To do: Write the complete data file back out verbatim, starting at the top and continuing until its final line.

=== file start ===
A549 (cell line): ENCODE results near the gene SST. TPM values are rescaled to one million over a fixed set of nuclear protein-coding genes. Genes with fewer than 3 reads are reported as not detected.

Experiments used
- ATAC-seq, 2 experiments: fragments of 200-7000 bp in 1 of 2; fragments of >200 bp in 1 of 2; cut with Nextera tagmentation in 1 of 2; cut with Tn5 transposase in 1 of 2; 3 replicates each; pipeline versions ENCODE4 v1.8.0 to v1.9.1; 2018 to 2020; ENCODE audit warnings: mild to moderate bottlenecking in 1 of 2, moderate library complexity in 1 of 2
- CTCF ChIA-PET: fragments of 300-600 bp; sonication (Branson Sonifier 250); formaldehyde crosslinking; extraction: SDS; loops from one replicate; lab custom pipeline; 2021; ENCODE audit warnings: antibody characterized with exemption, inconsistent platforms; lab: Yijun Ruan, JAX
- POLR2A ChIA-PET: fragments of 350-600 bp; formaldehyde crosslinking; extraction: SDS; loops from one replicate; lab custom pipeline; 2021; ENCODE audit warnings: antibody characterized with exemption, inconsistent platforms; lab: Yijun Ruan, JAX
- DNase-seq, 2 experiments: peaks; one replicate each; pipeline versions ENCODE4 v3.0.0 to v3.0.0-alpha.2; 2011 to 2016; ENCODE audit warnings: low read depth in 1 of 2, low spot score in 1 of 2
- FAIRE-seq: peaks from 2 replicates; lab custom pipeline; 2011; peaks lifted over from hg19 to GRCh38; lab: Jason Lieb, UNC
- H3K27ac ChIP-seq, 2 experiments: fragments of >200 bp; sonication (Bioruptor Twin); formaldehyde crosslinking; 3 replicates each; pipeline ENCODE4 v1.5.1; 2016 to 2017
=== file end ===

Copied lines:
A549 (cell line): ENCODE results near the gene SST. TPM values are rescaled to one million over a fixed set of nuclear protein-coding genes. Genes with fewer than 3 reads are reported as not detected.

Experiments used
- ATAC-seq, 2 experiments: fragments of 200-7000 bp in 1 of 2; fragments of >200 bp in 1 of 2; cut with Nextera tagmentation in 1 of 2; cut with Tn5 transposase in 1 of 2; 3 replicates each; pipeline versions ENCODE4 v1.8.0 to v1.9.1; 2018 to 2020; ENCODE audit warnings: mild to moderate bottlenecking in 1 of 2, moderate library complexity in 1 of 2
- CTCF ChIA-PET: fragments of 300-600 bp; sonication (Branson Sonifier 250); formaldehyde crosslinking; extraction: SDS; loops from one replicate; lab custom pipeline; 2021; ENCODE audit warnings: antibody characterized with exemption, inconsistent platforms; lab: Yijun Ruan, JAX
- POLR2A ChIA-PET: fragments of 350-600 bp; formaldehyde crosslinking; extraction: SDS; loops from one replicate; lab custom pipeline; 2021; ENCODE audit warnings: antibody characterized with exemption, inconsistent platforms; lab: Yijun Ruan, JAX
- DNase-seq, 2 experiments: peaks; one replicate each; pipeline versions ENCODE4 v3.0.0 to v3.0.0-alpha.2; 2011 to 2016; ENCODE audit warnings: low read depth in 1 of 2, low spot score in 1 of 2
- FAIRE-seq: peaks from 2 replicates; lab custom pipeline; 2011; peaks lifted over from hg19 to GRCh38; lab: Jason Lieb, UNC
- H3K27ac ChIP-seq, 2 experiments: fragments of >200 bp; sonication (Bioruptor Twin); formaldehyde crosslinking; 3 replicates each; pipeline ENCODE4 v1.5.1; 2016 to 2017